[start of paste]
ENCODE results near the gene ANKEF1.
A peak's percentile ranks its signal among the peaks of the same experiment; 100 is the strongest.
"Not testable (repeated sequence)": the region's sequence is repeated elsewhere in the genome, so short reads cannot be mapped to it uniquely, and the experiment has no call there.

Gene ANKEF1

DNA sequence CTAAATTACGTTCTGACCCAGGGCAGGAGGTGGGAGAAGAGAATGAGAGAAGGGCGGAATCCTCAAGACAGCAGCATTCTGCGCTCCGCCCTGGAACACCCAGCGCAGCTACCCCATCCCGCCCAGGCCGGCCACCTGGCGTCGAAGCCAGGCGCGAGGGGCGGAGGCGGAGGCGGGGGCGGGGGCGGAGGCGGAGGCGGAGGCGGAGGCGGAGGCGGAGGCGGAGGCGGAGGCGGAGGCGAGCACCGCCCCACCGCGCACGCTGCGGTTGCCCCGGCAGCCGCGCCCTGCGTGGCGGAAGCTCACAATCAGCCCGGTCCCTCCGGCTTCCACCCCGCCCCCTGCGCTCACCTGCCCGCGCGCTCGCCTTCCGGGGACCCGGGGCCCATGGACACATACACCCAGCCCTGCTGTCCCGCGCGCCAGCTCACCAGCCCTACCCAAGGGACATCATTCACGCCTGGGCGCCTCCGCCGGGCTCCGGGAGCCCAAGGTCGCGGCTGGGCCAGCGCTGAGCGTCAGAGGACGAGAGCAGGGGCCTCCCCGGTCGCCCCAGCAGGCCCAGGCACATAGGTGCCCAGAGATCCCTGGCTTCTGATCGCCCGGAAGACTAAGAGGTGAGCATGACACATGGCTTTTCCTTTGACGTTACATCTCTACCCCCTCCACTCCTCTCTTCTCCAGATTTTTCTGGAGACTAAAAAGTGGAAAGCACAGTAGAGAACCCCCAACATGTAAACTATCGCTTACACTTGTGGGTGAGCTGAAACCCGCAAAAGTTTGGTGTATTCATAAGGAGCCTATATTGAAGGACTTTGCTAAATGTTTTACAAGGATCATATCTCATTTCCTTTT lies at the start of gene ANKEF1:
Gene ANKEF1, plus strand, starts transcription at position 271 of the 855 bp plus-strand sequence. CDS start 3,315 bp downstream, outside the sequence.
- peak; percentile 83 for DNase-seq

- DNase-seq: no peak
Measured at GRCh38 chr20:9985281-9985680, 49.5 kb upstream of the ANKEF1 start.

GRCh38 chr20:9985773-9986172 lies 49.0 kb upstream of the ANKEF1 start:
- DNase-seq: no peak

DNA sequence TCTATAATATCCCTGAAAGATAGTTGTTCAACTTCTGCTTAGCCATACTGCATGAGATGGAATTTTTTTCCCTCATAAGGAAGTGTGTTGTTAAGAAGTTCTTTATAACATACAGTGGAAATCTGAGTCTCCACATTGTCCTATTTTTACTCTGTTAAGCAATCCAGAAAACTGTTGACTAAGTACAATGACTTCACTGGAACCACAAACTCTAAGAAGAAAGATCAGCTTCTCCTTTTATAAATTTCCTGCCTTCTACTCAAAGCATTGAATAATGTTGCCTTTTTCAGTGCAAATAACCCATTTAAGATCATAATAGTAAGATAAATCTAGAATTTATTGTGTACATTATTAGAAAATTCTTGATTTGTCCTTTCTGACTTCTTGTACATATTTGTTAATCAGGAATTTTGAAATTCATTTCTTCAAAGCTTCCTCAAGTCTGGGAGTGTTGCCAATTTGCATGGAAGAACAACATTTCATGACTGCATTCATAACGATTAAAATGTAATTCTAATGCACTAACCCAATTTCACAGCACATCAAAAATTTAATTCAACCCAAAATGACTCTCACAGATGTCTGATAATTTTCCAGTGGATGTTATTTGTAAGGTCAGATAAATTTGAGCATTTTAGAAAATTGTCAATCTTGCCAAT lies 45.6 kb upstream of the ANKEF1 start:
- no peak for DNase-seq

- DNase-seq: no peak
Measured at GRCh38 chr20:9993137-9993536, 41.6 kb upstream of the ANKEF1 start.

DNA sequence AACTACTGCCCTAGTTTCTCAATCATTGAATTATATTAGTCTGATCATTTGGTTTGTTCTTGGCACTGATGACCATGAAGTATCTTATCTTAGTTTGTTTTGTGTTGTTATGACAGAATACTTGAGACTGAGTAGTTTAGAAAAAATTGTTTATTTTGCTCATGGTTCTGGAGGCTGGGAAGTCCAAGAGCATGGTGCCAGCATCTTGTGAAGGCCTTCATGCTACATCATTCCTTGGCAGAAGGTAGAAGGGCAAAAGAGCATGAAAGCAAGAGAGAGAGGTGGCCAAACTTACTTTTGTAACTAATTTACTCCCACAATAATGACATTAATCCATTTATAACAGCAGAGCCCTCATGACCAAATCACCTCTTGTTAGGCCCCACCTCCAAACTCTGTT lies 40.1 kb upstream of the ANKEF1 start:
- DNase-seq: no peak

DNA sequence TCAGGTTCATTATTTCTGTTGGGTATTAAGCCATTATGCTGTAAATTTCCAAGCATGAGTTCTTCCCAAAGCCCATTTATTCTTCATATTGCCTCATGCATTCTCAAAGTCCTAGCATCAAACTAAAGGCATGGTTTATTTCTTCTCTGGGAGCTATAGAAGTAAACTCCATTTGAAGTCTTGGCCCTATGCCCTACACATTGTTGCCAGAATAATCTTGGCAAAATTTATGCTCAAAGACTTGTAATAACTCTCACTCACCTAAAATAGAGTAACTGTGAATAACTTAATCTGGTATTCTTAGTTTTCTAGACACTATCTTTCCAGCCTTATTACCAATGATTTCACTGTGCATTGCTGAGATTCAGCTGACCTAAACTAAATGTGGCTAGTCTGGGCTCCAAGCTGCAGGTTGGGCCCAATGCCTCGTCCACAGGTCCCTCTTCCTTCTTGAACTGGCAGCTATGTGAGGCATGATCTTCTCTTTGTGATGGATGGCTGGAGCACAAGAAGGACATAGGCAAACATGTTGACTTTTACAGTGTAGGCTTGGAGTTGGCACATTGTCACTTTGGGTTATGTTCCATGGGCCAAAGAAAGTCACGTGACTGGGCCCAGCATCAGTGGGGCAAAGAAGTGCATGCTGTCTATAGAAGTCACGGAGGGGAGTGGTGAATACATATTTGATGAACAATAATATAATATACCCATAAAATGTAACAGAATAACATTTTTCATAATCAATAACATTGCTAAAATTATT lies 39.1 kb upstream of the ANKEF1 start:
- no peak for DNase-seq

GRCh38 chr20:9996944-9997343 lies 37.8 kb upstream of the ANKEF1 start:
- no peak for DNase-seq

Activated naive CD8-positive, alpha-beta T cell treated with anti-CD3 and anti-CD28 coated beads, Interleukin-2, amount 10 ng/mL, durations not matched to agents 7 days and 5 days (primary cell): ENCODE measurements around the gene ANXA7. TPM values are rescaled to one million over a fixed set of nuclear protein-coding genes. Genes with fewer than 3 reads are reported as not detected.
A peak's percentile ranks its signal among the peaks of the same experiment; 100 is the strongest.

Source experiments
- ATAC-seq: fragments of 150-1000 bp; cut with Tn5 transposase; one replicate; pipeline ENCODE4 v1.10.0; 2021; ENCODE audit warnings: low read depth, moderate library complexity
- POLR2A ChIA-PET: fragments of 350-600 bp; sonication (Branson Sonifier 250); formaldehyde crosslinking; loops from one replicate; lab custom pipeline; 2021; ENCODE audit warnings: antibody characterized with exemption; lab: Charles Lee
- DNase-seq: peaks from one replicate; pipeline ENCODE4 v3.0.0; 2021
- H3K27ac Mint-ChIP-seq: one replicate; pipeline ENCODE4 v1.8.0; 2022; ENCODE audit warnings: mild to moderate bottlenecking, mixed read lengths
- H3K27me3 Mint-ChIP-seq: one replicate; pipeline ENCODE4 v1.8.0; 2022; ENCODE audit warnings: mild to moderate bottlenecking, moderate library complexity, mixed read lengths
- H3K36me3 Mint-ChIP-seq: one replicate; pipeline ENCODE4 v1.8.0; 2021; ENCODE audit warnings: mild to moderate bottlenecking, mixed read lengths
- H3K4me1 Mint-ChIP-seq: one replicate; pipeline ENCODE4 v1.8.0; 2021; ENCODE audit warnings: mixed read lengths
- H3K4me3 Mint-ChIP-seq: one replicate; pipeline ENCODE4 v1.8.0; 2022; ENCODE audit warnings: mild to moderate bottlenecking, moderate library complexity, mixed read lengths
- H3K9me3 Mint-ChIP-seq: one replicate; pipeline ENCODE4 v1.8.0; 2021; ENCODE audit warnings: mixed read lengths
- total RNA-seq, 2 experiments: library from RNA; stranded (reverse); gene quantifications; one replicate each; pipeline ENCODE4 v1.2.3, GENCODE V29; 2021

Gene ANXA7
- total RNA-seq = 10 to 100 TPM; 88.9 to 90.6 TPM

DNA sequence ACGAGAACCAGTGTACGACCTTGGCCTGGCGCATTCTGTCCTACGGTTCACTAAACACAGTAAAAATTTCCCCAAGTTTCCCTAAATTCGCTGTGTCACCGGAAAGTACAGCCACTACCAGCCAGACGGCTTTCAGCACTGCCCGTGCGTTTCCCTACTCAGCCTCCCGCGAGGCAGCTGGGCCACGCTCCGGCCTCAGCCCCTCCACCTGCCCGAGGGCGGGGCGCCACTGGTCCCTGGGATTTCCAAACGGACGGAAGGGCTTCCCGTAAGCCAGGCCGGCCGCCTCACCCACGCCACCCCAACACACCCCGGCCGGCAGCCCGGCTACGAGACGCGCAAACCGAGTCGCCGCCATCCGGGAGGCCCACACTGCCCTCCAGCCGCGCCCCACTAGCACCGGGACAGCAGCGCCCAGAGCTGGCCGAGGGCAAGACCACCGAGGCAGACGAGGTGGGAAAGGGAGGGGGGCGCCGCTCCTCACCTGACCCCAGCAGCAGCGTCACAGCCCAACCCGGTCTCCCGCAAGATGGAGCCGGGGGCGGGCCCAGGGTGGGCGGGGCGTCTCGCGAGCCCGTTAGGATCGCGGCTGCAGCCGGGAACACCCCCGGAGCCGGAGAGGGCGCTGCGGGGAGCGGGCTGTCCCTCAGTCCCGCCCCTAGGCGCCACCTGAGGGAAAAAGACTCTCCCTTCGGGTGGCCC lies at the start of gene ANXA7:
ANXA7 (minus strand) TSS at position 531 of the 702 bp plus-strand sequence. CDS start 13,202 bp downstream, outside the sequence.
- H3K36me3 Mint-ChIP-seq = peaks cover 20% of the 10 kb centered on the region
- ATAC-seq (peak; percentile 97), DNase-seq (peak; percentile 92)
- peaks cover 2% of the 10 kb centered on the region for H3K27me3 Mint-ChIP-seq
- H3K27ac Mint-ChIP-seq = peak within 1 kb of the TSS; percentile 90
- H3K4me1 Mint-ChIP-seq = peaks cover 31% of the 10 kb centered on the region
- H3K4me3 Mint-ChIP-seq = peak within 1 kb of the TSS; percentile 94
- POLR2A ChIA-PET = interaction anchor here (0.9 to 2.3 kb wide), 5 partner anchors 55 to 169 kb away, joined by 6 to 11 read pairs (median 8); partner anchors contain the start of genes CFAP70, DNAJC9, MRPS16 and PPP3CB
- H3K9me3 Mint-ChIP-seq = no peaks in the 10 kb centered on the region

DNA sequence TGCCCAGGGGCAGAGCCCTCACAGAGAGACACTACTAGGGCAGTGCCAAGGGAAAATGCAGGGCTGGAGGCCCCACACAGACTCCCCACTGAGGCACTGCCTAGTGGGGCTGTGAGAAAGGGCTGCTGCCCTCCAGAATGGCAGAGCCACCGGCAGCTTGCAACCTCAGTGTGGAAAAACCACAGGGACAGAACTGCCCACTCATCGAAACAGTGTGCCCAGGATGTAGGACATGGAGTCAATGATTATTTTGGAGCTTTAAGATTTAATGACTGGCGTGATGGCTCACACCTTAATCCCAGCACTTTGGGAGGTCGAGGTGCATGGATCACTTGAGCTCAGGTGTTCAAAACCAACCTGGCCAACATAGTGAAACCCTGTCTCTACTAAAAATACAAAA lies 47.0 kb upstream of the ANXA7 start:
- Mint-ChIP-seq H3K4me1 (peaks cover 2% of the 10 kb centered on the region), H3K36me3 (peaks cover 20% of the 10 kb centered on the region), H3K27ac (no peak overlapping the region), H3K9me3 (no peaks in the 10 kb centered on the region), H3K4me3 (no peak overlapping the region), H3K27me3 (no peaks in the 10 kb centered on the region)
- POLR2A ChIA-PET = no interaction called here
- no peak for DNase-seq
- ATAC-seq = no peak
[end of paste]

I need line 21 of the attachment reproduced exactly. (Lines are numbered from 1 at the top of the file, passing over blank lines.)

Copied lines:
- no peak for DNase-seq